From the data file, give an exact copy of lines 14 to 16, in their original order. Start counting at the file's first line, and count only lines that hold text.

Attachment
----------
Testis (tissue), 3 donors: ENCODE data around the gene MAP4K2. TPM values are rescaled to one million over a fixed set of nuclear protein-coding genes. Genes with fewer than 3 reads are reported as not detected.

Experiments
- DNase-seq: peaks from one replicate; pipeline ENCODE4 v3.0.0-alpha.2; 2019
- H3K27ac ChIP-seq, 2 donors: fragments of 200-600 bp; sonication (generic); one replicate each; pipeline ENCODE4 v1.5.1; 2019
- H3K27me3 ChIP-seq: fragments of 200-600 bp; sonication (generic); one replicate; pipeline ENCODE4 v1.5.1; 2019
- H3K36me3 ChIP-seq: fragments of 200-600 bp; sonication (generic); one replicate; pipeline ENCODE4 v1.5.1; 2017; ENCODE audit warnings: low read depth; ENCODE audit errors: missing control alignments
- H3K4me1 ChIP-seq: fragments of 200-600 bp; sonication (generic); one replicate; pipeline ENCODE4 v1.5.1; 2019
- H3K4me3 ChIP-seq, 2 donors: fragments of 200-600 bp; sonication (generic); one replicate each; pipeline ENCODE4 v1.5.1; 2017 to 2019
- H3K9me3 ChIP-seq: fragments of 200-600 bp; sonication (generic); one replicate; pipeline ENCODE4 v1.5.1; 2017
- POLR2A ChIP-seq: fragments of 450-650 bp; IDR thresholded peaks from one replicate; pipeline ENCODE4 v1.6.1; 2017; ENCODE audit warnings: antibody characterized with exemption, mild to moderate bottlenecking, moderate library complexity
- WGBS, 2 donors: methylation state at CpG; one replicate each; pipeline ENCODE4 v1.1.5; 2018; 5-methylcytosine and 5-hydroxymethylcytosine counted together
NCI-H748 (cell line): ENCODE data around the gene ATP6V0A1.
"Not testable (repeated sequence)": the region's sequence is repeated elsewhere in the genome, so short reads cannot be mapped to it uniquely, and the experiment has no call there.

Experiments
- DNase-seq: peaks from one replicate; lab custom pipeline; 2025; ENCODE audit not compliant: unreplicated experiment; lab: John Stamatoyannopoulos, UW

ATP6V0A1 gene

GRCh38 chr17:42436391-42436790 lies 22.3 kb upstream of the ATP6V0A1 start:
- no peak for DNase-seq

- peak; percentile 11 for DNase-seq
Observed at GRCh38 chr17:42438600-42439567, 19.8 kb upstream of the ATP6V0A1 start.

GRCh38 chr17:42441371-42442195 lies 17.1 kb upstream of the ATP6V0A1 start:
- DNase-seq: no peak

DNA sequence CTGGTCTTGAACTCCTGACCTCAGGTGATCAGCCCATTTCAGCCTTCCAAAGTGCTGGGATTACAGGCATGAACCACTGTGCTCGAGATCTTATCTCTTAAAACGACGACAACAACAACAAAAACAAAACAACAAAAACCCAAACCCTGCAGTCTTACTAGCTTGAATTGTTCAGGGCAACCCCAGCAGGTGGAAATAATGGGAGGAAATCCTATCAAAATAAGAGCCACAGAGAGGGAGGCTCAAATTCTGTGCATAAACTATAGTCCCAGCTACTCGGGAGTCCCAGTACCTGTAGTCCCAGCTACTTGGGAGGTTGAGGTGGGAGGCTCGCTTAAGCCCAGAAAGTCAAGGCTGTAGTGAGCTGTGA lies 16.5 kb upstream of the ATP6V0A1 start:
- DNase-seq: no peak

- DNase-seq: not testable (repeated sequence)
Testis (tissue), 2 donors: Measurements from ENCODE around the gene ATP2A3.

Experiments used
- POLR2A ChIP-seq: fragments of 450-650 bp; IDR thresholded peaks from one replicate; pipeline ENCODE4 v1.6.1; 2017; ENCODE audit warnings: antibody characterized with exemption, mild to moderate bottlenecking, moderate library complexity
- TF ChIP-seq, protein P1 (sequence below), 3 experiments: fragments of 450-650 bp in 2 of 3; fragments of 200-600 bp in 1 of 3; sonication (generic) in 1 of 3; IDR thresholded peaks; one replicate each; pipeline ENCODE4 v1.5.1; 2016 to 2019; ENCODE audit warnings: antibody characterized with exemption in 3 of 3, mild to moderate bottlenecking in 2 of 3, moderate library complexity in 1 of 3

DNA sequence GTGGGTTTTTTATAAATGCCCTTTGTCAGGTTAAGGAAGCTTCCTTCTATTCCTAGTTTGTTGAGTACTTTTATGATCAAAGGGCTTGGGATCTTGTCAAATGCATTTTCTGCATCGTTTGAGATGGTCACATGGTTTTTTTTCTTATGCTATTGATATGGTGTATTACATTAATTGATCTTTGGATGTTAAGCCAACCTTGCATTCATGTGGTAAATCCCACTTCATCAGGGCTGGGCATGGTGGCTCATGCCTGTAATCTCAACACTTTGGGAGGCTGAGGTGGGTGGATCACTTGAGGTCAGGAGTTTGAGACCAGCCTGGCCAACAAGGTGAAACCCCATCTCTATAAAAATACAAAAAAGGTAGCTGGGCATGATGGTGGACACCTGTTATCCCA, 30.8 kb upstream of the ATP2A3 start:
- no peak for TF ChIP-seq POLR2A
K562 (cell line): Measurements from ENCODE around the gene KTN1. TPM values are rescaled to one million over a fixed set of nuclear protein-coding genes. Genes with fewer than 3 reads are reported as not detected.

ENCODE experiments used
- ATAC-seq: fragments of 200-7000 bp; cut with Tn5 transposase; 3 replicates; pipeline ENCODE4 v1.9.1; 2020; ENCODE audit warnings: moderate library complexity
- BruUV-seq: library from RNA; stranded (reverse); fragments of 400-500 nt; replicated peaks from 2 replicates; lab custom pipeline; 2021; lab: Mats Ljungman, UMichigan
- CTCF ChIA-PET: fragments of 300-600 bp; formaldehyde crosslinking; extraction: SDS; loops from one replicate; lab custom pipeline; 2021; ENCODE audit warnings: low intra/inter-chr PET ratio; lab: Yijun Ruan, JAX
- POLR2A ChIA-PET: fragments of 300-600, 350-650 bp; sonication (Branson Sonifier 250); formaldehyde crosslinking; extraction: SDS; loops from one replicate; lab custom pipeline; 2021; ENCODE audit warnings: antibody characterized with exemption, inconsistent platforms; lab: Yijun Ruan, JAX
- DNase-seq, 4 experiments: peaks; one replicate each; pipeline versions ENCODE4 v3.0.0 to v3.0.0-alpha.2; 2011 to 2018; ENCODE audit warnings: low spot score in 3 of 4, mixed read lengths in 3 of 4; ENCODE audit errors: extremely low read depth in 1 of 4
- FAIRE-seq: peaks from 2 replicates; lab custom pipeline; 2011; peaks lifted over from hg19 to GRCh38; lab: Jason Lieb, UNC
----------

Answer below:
Experiments
- DNase-seq: peaks from one replicate; lab custom pipeline; 2025; ENCODE audit not compliant: unreplicated experiment; lab: John Stamatoyannopoulos, UW

ATP6V0A1 gene